56 MICROSOFT Case example: Sense and Respond Strategy-Making Abandoned proprietary network despite big $ when it did not capture enough customersMoved on to buying Internet Companies as well as aligning with Sun to promote JavaOver time = moved into a variety of technologies:Web, Cable news, Digital movies, Cable modems, Handheld OS, Video server, Music, Multiplayer gamingNot all came from ‘top management’ e.g. first server came from a ‘rebel’ projectGetting its fingers into every pie that might become importantMissed some – paid $$$ later
57 SKANDIA FUTURE CENTERS Case example: Formulate Strategy Closest to the ActionIncubator for testing ideas on IT, social relationships, and networking for Skandia, the large Swedish insurance companyDifferent generations (3G: 25+, 35+, 45+) collaborate on ‘on-the-edge’ projectsIn order to talk = focus on questions (= dialog) rather than answers (= debate)Presented as ‘plays’ (Vs. Report)“Garden” = some of the projects are growing; others = notCombining senior wisdom with young people’s entrepreneurship leads to a real powerhouse
58 SHELL OILCase example: Guide Strategy-Making with a ‘Strategic Envelope’New GM believed change would only occur if he went directly to his ‘front lines’ (gas station employees). Set aside 50% of his timeGoal = not to drive strategy from ‘Corporate’ (tried and failed dismally) but to interact directly with the grass roots and support their initiativesTechnique = use of action labs (6 to 8 people):Week long retailing ‘boot camp’, peer challenges, ‘hot seats’, 60 day plan implementations, report back etc.Projects spawned many more projectsGuidance and nurturing came from the top, so that there was not complete chaos
59 Framework Example Five Forces Analysis of the Internet The Internet tends to dampen the profitability of industries and reduce firms’ ability to create sustainable operational advantages because:It increases the bargaining power of buyersDecreases barriers to entryIncreases the bargaining power of suppliersIncreases the threat of substitute products and services, andIntensifies rivalry among competitorsRecommend = focus on your strategic position in an industry and how you will maintain profitabilityNot growth, market share or revenue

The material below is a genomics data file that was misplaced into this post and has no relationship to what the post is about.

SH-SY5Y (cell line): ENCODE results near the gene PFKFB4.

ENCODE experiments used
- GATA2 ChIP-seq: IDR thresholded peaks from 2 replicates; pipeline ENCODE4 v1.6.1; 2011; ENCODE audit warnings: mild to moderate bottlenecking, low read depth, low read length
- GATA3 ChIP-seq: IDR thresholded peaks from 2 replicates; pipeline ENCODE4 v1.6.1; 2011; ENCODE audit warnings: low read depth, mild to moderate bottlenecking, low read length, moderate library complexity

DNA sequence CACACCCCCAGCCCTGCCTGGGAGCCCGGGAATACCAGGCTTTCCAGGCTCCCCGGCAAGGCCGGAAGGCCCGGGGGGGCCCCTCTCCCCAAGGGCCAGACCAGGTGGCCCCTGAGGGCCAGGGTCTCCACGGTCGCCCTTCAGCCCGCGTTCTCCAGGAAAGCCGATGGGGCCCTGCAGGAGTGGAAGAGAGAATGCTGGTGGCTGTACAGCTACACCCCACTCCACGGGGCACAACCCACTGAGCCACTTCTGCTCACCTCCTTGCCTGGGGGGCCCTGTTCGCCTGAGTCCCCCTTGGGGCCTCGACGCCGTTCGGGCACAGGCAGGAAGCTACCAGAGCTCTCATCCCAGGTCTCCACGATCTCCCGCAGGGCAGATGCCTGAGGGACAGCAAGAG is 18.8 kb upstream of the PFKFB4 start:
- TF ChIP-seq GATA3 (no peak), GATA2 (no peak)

60 AN AUTOMOBILE MANUFACTURER Case Example – Virtual Value Chain The rental car subsidiary turned to auctioning off clean used cars to dealers to sell, via marketspaceDealers can view the cars (and their stats) to be auctioned from a screen in their dealership, and then place bids during the online auction, held once or twice a monthThe auction saves them time and effort, and the cars are guaranteed
61 CISCO SYSTEMS Case Example – E-Business Value Matrix Cisco’s expense reporting system fits in its new fundamentals categoryIts executive dashboards are an example of operational excellence projectsMulticast streaming video used for company meetings is a rational experiment, andIts development of a virtual supply chain is seen as a breakthrough strategy
62 Electric Power Research Institute Case example: Linkage Analysis PlanningEPRI’s challenge - compress “information float” - elapsed time from availability research findings to the use of those results in industryAnswer: EPRINET - a natural language front end for accessing online information, expert system-based products, facilities, and video conferencing